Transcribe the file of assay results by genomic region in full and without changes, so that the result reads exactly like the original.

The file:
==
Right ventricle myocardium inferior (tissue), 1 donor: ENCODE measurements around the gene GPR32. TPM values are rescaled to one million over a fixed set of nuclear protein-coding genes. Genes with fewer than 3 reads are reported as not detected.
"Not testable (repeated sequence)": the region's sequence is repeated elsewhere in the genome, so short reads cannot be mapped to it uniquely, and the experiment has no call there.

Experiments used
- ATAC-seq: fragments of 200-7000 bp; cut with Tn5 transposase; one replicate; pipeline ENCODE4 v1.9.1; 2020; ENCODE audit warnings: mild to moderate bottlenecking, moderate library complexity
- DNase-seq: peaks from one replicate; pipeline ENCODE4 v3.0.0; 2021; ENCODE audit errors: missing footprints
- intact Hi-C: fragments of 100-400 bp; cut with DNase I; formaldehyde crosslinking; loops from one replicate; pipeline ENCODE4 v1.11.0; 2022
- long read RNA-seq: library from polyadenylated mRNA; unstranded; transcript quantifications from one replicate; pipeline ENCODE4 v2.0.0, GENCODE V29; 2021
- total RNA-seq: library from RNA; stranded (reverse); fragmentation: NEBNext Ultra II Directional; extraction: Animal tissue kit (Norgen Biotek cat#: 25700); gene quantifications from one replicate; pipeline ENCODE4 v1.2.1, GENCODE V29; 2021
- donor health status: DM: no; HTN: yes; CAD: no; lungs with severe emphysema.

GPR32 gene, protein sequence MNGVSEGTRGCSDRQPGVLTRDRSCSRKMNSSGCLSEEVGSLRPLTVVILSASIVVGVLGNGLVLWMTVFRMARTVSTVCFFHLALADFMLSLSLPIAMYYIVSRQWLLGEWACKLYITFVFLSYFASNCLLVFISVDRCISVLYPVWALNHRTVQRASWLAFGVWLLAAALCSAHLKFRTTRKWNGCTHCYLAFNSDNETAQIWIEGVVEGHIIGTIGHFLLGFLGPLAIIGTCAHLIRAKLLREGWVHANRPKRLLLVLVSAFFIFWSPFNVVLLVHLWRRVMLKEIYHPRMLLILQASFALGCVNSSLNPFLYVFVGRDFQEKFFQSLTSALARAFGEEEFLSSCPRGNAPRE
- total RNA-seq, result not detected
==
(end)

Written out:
Right ventricle myocardium inferior (tissue), 1 donor: ENCODE measurements around the gene GPR32. TPM values are rescaled to one million over a fixed set of nuclear protein-coding genes. Genes with fewer than 3 reads are reported as not detected.
"Not testable (repeated sequence)": the region's sequence is repeated elsewhere in the genome, so short reads cannot be mapped to it uniquely, and the experiment has no call there.

Experiments used
- ATAC-seq: fragments of 200-7000 bp; cut with Tn5 transposase; one replicate; pipeline ENCODE4 v1.9.1; 2020; ENCODE audit warnings: mild to moderate bottlenecking, moderate library complexity
- DNase-seq: peaks from one replicate; pipeline ENCODE4 v3.0.0; 2021; ENCODE audit errors: missing footprints
- intact Hi-C: fragments of 100-400 bp; cut with DNase I; formaldehyde crosslinking; loops from one replicate; pipeline ENCODE4 v1.11.0; 2022
- long read RNA-seq: library from polyadenylated mRNA; unstranded; transcript quantifications from one replicate; pipeline ENCODE4 v2.0.0, GENCODE V29; 2021
- total RNA-seq: library from RNA; stranded (reverse); fragmentation: NEBNext Ultra II Directional; extraction: Animal tissue kit (Norgen Biotek cat#: 25700); gene quantifications from one replicate; pipeline ENCODE4 v1.2.1, GENCODE V29; 2021
- donor health status: DM: no; HTN: yes; CAD: no; lungs with severe emphysema.

GPR32 gene, protein sequence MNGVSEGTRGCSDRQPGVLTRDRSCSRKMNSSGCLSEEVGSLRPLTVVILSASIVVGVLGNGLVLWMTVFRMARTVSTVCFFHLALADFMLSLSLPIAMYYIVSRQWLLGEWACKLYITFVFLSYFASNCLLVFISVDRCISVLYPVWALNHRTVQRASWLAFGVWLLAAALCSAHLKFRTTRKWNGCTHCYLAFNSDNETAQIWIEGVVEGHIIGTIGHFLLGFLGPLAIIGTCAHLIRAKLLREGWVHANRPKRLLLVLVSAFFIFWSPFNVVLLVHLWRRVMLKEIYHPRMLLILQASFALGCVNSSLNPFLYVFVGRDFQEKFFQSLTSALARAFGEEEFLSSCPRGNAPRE
- total RNA-seq, result not detected